Curating Your Wall Space

Art on a wall.

The art season in Miami has just wrapped up. I am fortunate to be on the planning committee for the Art Africa Miami Arts Fair (@artafricamia), which takes place the first week in December. I have served as a creative consultant for the past four years and delight not only in the growth of this event, but my own growth in my appreciation of art.

Being an interior designer, I can’t help but to juxtapose both worlds. After all, what is an interior space without art, right? And, this idea of “wall space,” whether in one’s home or at an art exhibition is one that is, and should be, curated. It requires thought; it should have meaning and evoke feelings.

I invite you to check out how I create wall space envy in my home in hopes of serving up some inspiration for you.

A painting hanging on the wall in the living room can help direct attention.


In my living room, this oversized pencil sketch by an anonymous South African artist is the perfect finishing touch for this wall. My home speaks through the lens of culture, in a modern context of clean lines and uncluttered surfaces. Colors are vibrant in my accessories, but the subtleness of this painting—a child on a horse—reminds me of my early childhood and the weekends spent with my dad at the horse race track. The selection goes far beyond trying to figure out an interesting piece on my wall. As you think about selecting art for your home, I challenge you to pull from a deeper place and choose something that you’ll connect with in your own unique way. It’s a great story to share.


Floating shelves not only offer a base for wall sculptures, but also accommodate treasured objects collected through travel.


I designed and installed these floating shelves to utilize an awkward corner. The space wasn’t large enough for seating and exists sort of in a walking path. I wanted it to be functional and visually pleasant. These floating shelves not only give me a base for wall sculptures, but also accommodates treasured objects collected through travel, frames of special moments spent with loved ones, fun books and more.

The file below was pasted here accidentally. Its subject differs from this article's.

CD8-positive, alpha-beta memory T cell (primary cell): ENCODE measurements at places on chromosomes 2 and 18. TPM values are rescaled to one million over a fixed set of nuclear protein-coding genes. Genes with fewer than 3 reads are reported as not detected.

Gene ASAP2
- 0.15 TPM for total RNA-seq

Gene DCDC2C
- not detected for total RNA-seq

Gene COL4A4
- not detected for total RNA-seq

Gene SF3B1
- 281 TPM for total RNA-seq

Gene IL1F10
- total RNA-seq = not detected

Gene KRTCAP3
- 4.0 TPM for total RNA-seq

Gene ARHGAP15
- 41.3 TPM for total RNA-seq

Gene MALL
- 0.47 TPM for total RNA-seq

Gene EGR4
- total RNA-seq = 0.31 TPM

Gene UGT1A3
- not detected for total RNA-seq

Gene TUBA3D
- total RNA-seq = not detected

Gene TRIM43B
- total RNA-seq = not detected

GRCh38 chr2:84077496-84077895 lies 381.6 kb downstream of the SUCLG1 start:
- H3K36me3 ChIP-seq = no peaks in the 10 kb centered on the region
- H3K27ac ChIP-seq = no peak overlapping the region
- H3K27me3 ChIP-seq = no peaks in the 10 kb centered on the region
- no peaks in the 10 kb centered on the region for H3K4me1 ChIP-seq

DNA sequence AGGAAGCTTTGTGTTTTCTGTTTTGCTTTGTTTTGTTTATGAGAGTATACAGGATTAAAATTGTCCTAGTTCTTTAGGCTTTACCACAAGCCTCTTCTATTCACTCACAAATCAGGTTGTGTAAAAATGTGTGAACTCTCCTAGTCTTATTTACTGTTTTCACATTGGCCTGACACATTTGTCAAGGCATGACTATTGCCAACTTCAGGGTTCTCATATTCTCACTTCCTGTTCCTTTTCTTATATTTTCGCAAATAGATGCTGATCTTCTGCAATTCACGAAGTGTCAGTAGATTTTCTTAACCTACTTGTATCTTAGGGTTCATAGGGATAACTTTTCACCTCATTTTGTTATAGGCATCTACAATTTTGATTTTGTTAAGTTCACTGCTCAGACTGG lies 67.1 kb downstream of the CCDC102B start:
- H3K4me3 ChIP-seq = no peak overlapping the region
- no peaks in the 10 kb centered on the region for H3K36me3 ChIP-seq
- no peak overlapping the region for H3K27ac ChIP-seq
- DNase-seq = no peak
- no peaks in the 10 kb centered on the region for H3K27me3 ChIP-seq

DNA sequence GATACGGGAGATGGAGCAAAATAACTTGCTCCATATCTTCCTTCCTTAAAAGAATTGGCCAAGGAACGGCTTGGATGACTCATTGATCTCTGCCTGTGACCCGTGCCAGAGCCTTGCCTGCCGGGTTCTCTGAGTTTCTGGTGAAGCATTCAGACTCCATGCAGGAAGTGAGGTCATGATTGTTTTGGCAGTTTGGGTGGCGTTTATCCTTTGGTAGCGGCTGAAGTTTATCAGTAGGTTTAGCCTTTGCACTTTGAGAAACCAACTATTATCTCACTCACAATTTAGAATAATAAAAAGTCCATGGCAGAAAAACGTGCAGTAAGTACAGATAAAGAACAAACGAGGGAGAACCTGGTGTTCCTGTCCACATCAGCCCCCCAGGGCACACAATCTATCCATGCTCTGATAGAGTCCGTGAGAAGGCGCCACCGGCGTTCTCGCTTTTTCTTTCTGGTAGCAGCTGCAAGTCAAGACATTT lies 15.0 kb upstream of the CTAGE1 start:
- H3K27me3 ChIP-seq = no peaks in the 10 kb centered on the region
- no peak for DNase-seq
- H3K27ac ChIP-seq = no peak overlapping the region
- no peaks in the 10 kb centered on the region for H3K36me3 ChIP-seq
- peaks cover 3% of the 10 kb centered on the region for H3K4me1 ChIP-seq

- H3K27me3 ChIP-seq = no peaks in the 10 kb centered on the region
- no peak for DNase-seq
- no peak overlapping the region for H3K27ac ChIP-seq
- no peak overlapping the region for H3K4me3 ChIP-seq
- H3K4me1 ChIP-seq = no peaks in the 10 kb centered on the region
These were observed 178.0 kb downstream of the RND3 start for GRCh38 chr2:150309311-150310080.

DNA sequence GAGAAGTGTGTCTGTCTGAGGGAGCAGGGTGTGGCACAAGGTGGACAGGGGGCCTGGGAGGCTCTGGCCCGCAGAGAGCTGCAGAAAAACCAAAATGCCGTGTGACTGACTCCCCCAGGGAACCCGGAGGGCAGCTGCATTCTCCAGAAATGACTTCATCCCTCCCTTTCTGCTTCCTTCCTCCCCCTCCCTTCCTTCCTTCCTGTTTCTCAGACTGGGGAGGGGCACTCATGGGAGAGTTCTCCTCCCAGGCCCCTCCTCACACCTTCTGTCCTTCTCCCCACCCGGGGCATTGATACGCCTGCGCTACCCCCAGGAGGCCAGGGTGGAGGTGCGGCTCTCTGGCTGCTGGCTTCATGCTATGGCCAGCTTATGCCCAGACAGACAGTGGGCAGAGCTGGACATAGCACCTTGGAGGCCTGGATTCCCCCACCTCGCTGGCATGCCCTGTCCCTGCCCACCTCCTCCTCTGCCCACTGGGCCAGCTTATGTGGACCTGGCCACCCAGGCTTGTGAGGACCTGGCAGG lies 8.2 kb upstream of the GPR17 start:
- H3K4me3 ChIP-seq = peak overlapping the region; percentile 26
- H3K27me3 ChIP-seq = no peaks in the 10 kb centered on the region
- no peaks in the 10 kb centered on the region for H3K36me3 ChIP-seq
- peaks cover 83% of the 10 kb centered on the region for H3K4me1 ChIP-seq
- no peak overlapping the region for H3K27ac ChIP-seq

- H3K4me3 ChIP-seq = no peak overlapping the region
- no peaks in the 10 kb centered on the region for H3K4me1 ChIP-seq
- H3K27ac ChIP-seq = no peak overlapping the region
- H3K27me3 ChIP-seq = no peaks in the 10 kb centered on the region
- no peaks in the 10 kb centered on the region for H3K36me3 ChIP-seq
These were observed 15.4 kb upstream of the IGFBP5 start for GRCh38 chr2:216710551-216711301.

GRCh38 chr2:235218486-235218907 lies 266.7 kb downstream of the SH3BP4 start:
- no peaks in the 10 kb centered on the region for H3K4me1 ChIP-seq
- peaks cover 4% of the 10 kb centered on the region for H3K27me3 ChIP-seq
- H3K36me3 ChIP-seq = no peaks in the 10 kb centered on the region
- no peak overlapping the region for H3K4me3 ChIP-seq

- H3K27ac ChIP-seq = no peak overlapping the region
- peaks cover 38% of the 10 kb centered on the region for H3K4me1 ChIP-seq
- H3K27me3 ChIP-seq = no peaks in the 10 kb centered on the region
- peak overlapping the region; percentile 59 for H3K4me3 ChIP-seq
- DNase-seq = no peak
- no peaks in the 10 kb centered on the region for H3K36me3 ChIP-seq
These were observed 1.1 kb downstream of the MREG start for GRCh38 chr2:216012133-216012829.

African masks are natural talking pieces when guests visit.


I have a few African masks throughout my home. This one is from the Fang Tribe found throughout Gabon and Cameroon. The elongated and exaggerated features serve as a muse for me. African masks are natural talking pieces when guests visit due to their history, and they’re fun to learn about. They also add a welcomed dimension to the space.


Art is in the eye of the beholder. Bring together artists for talking and focal points in a room.


In one of my dining spaces, I feature the work of renowned Black artist Miles Regis. I come from a very diverse background and the messages of coming together, unity and love are essential to have in my home as they reinforce the values I want to consistently reinforce with my boys. Regis is a prolific artist. You can view more of his work here.

Taj Hunter Waite is a designer and conscious living enthusiast best known for her design-savvy approach to combining global influences with modern luxury. In 2010, Waite was honored with Success South Florida’s “40 Under 40 Leaders of Today and Tomorrow” distinction. Her talents and work have been featured in WE Magazine for Women, Sun-Sentinel, Lioness Magazine, South Florida Caribbean News, Lonny Magazine, Domaine, among others. You can find her at